Cabinet Office policy paper reveals ambitions for 10-year rollout of shared services strategy
The Cabinet Office has revealed a 10-year plan to increase the use of shared services across Whitehall.
The scheme includes plans to standardise all departments across one of three business-software platforms: Oracle; SAP; and a yet-to-be-decided-upon third option, which the government has pledged will be a “modern, flexible platform”.
Published this week, the Shared Services Strategy for Government policy paper sets out a three-stage vision for how central government departments can share back-office technology and functions. This, the government said, will allow civil servants to move seamlessly between departments, and will also save millions of pounds of taxpayers’ money into the bargain.
The first stage of the plan is designed to “deliver value and efficiency”. This will be achieved in three ways, the first of which will be to detach technology from individual services. This will give government “the flexibility to pursue shorter BPO (business-process outsourcing) contracts, use… multiple suppliers, and, ultimately, increase leverage with suppliers”, the government claimed.
Following this phase, Whitehall entities will be encouraged to adopt cloud software that can be “extended to other departments, enabling wider value to be achieved”. An increased use of on-demand software-as-a-service will also enable a “quicker and less resource-intensive upgrade process”, as and when required, the government said.
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The final phase of this first stage will be increased use of “self-service, robotics, and offshoring”. Promoting more back-office services that civil servants can use without any assistance and the implementation of service-delivery processes that can be automated will allow for more streamlined operations that also provide “greater speed and accuracy”, the government said.
The second stage of the shared-services drive is focused on “convergence around processes and data”. The goal of this phase is “consolidating and modernising technology platforms whilst maintaining choice for departments”.
This stage will involve the creation of “standard and consistent” end-user-support and reporting processes that can be used by multiple departments. Whitehall will also be encouraged to adopt “consistent data principles and standards”.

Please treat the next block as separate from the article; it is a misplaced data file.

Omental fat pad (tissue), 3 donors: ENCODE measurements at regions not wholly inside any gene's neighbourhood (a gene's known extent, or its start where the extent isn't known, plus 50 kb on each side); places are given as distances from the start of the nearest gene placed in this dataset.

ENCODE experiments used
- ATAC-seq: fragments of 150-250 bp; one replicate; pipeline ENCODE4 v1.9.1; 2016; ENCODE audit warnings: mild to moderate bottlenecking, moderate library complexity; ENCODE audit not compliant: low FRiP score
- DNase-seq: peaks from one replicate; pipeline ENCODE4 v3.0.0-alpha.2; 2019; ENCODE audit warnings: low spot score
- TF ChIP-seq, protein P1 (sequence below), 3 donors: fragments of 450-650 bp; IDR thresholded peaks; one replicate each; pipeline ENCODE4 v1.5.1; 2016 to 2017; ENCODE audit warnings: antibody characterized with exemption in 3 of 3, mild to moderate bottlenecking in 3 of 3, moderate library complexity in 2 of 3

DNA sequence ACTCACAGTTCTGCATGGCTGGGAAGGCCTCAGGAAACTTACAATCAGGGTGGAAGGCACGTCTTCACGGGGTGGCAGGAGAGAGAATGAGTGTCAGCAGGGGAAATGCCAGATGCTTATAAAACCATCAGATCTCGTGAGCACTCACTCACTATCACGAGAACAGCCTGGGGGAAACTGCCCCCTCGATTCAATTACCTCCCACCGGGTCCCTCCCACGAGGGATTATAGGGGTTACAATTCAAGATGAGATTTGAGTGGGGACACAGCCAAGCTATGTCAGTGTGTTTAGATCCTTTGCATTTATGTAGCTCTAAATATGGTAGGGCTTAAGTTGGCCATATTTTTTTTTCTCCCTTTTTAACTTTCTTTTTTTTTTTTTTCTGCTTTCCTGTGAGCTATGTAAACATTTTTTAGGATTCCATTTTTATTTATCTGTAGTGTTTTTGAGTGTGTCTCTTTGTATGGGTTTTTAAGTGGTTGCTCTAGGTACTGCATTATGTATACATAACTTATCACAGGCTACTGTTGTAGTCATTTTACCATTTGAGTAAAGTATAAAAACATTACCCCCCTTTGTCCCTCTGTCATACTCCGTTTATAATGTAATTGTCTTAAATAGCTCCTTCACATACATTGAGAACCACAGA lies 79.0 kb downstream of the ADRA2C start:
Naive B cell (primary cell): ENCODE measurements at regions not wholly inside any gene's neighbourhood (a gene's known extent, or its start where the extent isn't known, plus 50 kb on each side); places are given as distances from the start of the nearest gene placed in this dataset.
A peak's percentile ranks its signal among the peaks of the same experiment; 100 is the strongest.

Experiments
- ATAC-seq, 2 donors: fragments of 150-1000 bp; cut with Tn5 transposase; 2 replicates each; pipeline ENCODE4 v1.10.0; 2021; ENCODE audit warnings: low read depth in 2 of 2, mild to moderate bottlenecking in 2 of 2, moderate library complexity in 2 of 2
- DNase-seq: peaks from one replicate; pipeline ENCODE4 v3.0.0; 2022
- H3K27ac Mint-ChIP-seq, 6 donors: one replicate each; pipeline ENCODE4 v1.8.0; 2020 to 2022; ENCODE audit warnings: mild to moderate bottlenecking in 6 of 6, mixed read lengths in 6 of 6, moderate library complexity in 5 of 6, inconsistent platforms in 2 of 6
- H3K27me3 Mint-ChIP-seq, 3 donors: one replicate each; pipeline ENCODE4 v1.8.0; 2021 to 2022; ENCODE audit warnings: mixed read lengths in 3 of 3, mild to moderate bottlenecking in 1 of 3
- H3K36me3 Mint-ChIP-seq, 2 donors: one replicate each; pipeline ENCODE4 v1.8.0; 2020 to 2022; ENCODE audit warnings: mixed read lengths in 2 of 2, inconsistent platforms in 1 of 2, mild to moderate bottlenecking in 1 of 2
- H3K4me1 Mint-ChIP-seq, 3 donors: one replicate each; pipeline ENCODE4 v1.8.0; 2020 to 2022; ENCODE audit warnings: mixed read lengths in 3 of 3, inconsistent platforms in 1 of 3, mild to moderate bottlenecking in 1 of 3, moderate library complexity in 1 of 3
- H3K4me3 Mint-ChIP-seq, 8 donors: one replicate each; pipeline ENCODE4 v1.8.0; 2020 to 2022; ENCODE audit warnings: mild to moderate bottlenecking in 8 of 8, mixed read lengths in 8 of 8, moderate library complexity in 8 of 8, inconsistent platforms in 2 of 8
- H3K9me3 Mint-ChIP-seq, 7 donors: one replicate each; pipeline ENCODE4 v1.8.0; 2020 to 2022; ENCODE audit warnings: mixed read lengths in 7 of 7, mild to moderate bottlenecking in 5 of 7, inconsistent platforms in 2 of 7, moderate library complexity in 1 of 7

As part of this stage, the number of enterprise resource planning (ERP) platforms available to central government departments will be reduced to three, including market heavyweights SAP and Oracle, and a third platform. This final option has yet to be identified, but the policy paper promised it will be a “modern, flexible platform”.
“As established, leading ERP providers SAP and Oracle will create commercial tension and allow government to demonstrate commercial leverage during negotiations,” the Cabinet Office said. “The third platform will provide a cheaper, flexible alternative for smaller departments.”
Some 12 central government departments currently use an Oracle ERP platform, including the Ministry of Defence, the Department for Work and Pensions, and the Ministry of Justice. Three – HM Revenue and Customs, the Department for Transport, and the Ministry of Housing, Communities and Local Government – use SAP. Outliers include the Department for International Development, which uses Agreso, the Department of Health, which is on Microsoft, and the Department of Digital, Culture, Media and Sport, which runs on software from CGI.
The final stage of the government shared services strategy will be dedicated to “meeting end-user needs”. This stage will focus on consulting with individual users to find out how they “interact with the current system and where there are key pain points”. After which groups representing individual users will be “represented in the strategic-governance structure”, and will be tasked with helping ensure the needs of civil servants are considered during the construction of a shared-services model.
Matthew Coats, interim head of Government Shared Services, and chief operating officer at the Ministry of Justice, said: “The shared-services strategy for government sets clear direction, and I am pleased to have been part of its development. This will be step change in shared services across the government, directly supporting civil servants in their roles, while also contributing significant savings to the public purse. By allowing civil servants to spend less time doing administration, they can spend more time delivering vital services to the public.”